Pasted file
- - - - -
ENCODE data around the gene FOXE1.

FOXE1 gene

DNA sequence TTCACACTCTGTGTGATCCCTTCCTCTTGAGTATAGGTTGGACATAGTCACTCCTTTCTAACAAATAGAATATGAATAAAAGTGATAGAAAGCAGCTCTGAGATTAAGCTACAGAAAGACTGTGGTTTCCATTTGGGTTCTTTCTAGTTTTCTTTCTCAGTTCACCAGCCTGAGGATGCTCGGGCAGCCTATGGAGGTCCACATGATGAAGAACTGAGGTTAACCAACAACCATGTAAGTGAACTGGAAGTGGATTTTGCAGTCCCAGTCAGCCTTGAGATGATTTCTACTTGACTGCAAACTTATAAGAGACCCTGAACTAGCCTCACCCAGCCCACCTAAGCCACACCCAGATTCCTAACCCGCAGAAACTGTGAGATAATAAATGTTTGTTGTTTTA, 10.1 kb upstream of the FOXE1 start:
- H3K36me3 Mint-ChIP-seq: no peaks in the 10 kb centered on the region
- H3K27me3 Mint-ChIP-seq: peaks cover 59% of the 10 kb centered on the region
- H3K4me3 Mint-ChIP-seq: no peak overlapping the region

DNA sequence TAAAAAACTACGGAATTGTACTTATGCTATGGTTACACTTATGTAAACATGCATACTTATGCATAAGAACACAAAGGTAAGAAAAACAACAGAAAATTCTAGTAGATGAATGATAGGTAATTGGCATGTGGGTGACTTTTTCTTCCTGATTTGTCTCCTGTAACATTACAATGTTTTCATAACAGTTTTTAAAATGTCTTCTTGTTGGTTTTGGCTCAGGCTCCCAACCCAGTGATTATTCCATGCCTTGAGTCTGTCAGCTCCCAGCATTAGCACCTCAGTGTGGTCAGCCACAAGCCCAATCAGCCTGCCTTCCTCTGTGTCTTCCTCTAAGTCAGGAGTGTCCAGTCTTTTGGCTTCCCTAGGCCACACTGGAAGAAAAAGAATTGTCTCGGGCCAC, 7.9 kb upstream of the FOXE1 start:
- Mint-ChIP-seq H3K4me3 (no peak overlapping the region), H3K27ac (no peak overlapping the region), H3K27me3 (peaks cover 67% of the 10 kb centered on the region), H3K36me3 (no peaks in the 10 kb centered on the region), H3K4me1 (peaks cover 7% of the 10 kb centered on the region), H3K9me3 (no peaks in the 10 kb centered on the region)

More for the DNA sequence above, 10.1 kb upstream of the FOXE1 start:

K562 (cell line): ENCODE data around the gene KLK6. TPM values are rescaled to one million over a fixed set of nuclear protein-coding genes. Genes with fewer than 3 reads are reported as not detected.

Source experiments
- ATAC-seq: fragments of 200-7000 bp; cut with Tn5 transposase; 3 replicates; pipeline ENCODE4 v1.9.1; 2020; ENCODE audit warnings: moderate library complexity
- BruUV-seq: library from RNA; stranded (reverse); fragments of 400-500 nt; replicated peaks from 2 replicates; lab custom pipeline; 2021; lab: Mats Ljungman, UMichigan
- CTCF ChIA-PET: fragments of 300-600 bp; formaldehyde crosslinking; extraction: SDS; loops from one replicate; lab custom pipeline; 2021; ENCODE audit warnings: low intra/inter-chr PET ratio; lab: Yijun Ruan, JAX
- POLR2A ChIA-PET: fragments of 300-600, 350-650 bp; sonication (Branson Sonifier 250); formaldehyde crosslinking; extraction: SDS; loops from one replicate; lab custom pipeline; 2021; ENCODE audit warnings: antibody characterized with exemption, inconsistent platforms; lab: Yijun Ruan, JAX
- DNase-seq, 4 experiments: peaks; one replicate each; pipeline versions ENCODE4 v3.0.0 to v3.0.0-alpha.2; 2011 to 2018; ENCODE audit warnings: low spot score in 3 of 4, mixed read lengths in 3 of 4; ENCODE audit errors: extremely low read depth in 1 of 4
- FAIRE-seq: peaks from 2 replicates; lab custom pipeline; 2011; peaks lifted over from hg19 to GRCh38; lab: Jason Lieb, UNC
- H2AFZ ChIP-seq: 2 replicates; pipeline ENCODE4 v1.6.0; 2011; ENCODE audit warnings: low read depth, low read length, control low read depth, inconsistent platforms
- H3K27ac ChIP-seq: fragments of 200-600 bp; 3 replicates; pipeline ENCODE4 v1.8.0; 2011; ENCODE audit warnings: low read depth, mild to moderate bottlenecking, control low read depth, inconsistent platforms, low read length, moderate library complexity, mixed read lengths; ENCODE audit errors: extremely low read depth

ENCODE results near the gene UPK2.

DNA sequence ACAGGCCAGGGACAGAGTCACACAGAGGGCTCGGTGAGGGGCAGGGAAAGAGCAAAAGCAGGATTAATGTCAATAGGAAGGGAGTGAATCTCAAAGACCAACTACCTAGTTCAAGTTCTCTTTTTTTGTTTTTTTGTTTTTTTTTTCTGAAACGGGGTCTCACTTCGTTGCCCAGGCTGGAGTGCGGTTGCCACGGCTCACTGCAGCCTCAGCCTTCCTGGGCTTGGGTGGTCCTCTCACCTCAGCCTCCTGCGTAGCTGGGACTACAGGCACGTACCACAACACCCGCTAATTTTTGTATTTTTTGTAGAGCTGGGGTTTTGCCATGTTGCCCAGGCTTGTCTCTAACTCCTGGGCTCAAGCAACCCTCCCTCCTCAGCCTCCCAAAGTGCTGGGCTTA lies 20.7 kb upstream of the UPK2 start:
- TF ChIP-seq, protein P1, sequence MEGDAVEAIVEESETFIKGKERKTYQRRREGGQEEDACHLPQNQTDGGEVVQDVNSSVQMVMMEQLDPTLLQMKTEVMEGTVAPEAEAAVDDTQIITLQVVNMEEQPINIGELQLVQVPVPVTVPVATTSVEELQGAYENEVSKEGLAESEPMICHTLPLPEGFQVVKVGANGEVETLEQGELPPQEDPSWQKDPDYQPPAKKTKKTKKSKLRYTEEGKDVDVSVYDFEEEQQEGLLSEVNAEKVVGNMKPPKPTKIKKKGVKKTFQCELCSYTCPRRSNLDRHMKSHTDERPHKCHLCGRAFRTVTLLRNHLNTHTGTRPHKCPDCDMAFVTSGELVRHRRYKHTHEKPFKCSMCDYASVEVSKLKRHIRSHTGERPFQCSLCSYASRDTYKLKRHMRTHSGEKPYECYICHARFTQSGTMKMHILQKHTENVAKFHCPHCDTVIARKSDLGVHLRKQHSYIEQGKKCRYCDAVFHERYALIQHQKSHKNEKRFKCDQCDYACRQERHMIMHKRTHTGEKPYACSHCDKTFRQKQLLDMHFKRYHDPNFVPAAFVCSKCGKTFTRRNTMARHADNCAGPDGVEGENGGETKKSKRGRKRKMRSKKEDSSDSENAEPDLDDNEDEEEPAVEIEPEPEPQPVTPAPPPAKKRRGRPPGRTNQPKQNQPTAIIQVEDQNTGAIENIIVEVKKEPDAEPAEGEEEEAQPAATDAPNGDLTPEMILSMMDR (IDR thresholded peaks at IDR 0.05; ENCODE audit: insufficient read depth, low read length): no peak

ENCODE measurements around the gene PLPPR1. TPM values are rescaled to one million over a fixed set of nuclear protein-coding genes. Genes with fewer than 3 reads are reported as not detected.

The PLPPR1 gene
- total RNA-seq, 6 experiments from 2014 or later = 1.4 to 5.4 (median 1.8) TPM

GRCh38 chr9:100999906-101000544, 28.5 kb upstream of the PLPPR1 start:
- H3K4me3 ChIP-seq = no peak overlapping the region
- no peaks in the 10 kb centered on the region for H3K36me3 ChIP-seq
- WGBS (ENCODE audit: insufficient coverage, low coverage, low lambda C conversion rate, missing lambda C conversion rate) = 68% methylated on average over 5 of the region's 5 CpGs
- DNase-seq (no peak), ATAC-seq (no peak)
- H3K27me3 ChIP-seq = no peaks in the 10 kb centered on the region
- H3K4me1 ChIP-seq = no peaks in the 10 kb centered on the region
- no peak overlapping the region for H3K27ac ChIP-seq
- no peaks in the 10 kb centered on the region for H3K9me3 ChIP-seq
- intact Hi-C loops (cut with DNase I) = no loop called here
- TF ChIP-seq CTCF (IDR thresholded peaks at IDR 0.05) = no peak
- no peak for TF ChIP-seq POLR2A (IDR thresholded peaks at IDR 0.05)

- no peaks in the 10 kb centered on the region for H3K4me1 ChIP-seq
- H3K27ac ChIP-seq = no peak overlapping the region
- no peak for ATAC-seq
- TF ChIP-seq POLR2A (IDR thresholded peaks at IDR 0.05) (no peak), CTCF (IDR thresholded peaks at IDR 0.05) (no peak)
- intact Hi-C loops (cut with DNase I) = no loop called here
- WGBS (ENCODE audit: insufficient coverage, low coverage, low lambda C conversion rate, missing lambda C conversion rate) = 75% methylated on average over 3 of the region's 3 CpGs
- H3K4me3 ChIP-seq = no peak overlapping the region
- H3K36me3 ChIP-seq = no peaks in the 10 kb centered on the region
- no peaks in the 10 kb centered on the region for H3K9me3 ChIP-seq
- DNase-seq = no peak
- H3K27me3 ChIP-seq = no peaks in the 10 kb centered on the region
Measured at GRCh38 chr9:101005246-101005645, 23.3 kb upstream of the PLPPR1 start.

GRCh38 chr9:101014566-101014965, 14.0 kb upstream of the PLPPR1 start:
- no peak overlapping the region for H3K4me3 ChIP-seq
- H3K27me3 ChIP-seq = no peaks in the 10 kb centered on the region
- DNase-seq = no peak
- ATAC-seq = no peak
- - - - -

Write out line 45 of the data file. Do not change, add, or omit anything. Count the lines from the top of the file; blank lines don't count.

- H3K36me3 ChIP-seq = no peaks in the 10 kb centered on the region